Nicolas delafraye - stock.adobe.
NVMe-over-TCP 5x cheaper than equivalent NVMe-over-Ethernet (ROCE) solutions – that’s the promise of Lightbits LightOS, which enables customers to build flash-based SAN storage clusters on commodity hardware and using Intel network cards.
Lightbits demoed the system to show performance equivalent to NVMe-over-Fibre Channel or ROCE/Ethernet – both much more costly solutions – in which LightOS was configured on a three-node cluster using Intel Ethernet 100Gbps E810-CQDA2 cards during a press meeting attended by Computer Weekly’s sister publication in France, LeMagIT.
NVMe-over-TCP works on a standard Ethernet network with all the usual switches and cards in servers. Meanwhile, NVMe-over-Fibre Channel and NVME-over-ROCE need expensive hardware, but with the guarantee of rapid transfer rates. Their performance is due to the absence of the TCP protocol, which can be a drag on transfer rates as it takes time to process packets and so slows access. The benefit of the Intel Ethernet cards is that it decodes part of this protocol to mitigate that effect.
“Our promise is that we can offer a high-performance SAN on low-cost hardware,” said Kam Eshghi, Lightbits’ strategy chief. “We don’t sell proprietary appliances that need proprietary hardware around them. We offer a system that you install on your available servers and that works on your network.”
Cheaper storage for private clouds
Lightbits’s demo showed 24 Linux servers each equipped with a dual-port 25Gbps Ethernet card. Each server accessed 10 shared volumes on the cluster. Observable performance at the storage cluster reached 14 million IOPS and 53GBps read, 6 million IOPS and 23GBps writes, or 8.4 million IOPS and 32GBps in a mixed workload.
According to Eshghi, these performance levels are similar to NVMe SSDs directly installed in servers, with longer latency being the only drawback, but then only 200 or 300 microseconds compared to 100 microseconds.
“At this scale the difference is negligible,” said Eshghi. “The key for an application is to have latency under a millisecond.”
Besides cheap connectivity, LightOS also offers functionality usually found in the products of mainstream storage array makers. These include managing SSDs as a pool of storage with hot-swappable drives, intelligent rebalancing of data to slow wear rates, and replication on-the-fly to avoid loss of data in case of unplanned downtime.
“Lightbits allows up to 16 nodes to be built into a cluster,” said Abel Gordon, chief systems architect at Lightbits. “With up to 64,000 logical volumes for upstream servers. To present our cluster as a SAN to servers we have a vCenter plug-in, a Cinder driver for OpenStack and a CSI driver for Kubernetes.”
“We don’t support Windows servers yet,” said Gordon. “Our goal is rather that we will be an alternative solution for public and private cloud operators who commercialise virtual machines or containers.”
To this end, LightOS offers an admin console that can allot different performance and capacity limits to different users, or to different enterprise customers in a public cloud scenario. There’s also monitoring based on Prometheus monitoring and Grafana visualisation.
Close working with Intel
In another demo, a similar hardware cluster but with open source Ceph object storage was shown and which was not optimised for the Intel network cards.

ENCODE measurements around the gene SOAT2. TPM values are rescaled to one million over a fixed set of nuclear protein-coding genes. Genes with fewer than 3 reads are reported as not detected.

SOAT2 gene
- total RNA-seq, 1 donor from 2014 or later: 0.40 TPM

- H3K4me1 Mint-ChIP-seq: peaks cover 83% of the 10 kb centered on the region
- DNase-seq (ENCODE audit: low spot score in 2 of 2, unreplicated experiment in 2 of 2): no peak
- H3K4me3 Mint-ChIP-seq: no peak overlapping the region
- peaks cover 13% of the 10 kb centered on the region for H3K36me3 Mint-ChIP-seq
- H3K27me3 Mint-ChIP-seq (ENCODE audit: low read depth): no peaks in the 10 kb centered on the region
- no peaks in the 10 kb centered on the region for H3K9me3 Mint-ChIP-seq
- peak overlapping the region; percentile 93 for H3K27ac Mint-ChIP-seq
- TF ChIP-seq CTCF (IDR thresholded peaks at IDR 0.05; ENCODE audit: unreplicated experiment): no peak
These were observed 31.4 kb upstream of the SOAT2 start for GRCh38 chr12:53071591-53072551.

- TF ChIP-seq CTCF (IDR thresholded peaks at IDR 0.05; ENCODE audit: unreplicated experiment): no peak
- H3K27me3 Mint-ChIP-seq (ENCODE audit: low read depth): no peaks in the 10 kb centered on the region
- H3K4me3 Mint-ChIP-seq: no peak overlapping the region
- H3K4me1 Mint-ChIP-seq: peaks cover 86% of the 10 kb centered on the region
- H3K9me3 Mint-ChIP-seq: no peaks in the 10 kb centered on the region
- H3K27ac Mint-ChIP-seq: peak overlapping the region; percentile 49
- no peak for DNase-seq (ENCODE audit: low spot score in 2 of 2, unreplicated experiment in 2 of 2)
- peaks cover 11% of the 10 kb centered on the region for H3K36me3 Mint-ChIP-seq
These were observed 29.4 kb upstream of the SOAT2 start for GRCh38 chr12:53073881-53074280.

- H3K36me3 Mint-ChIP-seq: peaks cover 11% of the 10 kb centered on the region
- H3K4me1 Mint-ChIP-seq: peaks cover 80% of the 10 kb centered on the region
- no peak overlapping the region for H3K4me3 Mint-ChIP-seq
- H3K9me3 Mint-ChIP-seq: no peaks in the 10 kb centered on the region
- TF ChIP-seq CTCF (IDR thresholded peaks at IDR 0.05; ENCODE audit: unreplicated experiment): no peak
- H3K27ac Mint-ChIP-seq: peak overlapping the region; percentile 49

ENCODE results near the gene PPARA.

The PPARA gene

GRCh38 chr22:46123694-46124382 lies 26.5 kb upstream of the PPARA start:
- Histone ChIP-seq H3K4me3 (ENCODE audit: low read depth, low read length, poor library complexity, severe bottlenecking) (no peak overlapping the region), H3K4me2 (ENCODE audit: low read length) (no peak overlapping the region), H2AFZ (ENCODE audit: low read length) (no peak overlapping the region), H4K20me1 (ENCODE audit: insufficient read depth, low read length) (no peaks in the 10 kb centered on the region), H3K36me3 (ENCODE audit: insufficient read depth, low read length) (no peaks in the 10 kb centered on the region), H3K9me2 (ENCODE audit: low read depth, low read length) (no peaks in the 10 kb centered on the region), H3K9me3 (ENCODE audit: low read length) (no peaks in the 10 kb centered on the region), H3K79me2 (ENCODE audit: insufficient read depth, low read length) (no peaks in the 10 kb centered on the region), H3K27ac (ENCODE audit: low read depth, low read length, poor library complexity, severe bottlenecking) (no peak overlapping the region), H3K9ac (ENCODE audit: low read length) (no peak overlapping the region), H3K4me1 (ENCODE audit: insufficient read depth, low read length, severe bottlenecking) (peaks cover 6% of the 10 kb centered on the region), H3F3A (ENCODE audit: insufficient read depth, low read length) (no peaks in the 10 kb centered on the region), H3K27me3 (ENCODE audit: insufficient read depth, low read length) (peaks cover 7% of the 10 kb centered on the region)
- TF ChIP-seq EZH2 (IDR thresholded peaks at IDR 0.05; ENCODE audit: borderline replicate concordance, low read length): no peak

In the demo, 12 Linux servers running eight containers in Kubernetes simultaneously accessed the storage cluster. With a mix of reads and writes, the Ceph deployment achieved a rate of around 4GBps, compared to around 20GBps on the Lightbits version with TLC (higher performance flash) and 15GBps with capacity-heavy QLC drives.Ceph is Red Hat’s recommended storage for building private clouds.
“Lightbits close relationship with Intel allows it to optimise LightOS with the latest versions of Intel products,” said Gary McCulley of the Intel datacentre product group. “In fact, if you install the system on servers of the latest generation, you automatically get better performance than with recent storage arrays that run on processors and chips of the previous generation.”
Intel is promoting its latest components among integrators using turnkey server concepts. One of these is a 1U server with 10 hot-swappable NVMe SSDs, two Xeon latest generation processors and one of its new 800 series Ethernet cards. To test interest in the design in the framework of storage workloads, Intel chose to run it with LightOS.
Intel’s 800 series Ethernet card doesn’t completely integrate on-the-fly decoding of network protocols, unlike the SmartNIC 500X, which is FPGA-based, or its future Mount Evans network cards that use a DPU-type acceleration card (which Intel calls IPU).
On the 800 series, the controller only speeds up sorting between packets to avoid bottlenecks between each server’s access. Intel calls this pre-IPU processing ADQ (application device queues).
However, McCulley promised that integration between LightOS and IPU-equipped cards is in the pipeline. It will act as more of a proof-of-concept than a fully developed product. Intel seems to want to commercialise its IPU-based network cards as NVMe-over-ROCE cards instead, so for more expensive solutions than those offered by Lightbits.
Read more about NVMe-over-fabrics
- NVMe-over-TCP brings super-fast flash over standard IP networks. TCP is the latest transport protocol that can be used to connect NVMe flash storage. We explain how NVMe-over-TCP works and the key advantages for datacentre customers.
- NVMe-over-fabrics: Five need-to-knows. We look at five need-to-knows about NVMe-over-fabrics, such as its implementations – RDMA, Fibre Channel and TCP – use cases, hardware and operating system support.